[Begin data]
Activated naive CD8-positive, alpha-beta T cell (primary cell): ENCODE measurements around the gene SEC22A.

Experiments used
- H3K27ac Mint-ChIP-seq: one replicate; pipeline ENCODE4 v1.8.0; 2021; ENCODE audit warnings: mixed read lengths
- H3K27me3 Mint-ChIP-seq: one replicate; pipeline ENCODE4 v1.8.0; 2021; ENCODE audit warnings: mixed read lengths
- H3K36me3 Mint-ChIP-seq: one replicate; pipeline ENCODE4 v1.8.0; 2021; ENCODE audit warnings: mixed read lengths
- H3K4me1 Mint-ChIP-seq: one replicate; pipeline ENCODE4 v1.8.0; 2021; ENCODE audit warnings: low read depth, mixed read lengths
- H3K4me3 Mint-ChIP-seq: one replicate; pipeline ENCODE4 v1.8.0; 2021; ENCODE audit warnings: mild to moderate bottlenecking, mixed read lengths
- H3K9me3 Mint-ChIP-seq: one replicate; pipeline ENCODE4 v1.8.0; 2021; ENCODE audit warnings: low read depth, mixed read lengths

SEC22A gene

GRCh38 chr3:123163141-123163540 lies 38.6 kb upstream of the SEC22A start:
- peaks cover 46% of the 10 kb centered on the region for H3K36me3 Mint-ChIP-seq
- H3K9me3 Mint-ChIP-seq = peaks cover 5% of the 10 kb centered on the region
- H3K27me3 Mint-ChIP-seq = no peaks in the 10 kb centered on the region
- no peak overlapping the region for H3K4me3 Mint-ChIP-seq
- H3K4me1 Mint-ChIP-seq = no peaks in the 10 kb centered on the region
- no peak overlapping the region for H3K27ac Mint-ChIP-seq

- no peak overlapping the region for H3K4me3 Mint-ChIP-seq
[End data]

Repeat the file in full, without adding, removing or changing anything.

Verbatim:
Activated naive CD8-positive, alpha-beta T cell (primary cell): ENCODE measurements around the gene SEC22A.

Experiments used
- H3K27ac Mint-ChIP-seq: one replicate; pipeline ENCODE4 v1.8.0; 2021; ENCODE audit warnings: mixed read lengths
- H3K27me3 Mint-ChIP-seq: one replicate; pipeline ENCODE4 v1.8.0; 2021; ENCODE audit warnings: mixed read lengths
- H3K36me3 Mint-ChIP-seq: one replicate; pipeline ENCODE4 v1.8.0; 2021; ENCODE audit warnings: mixed read lengths
- H3K4me1 Mint-ChIP-seq: one replicate; pipeline ENCODE4 v1.8.0; 2021; ENCODE audit warnings: low read depth, mixed read lengths
- H3K4me3 Mint-ChIP-seq: one replicate; pipeline ENCODE4 v1.8.0; 2021; ENCODE audit warnings: mild to moderate bottlenecking, mixed read lengths
- H3K9me3 Mint-ChIP-seq: one replicate; pipeline ENCODE4 v1.8.0; 2021; ENCODE audit warnings: low read depth, mixed read lengths

SEC22A gene

GRCh38 chr3:123163141-123163540 lies 38.6 kb upstream of the SEC22A start:
- peaks cover 46% of the 10 kb centered on the region for H3K36me3 Mint-ChIP-seq
- H3K9me3 Mint-ChIP-seq = peaks cover 5% of the 10 kb centered on the region
- H3K27me3 Mint-ChIP-seq = no peaks in the 10 kb centered on the region
- no peak overlapping the region for H3K4me3 Mint-ChIP-seq
- H3K4me1 Mint-ChIP-seq = no peaks in the 10 kb centered on the region
- no peak overlapping the region for H3K27ac Mint-ChIP-seq

- no peak overlapping the region for H3K4me3 Mint-ChIP-seq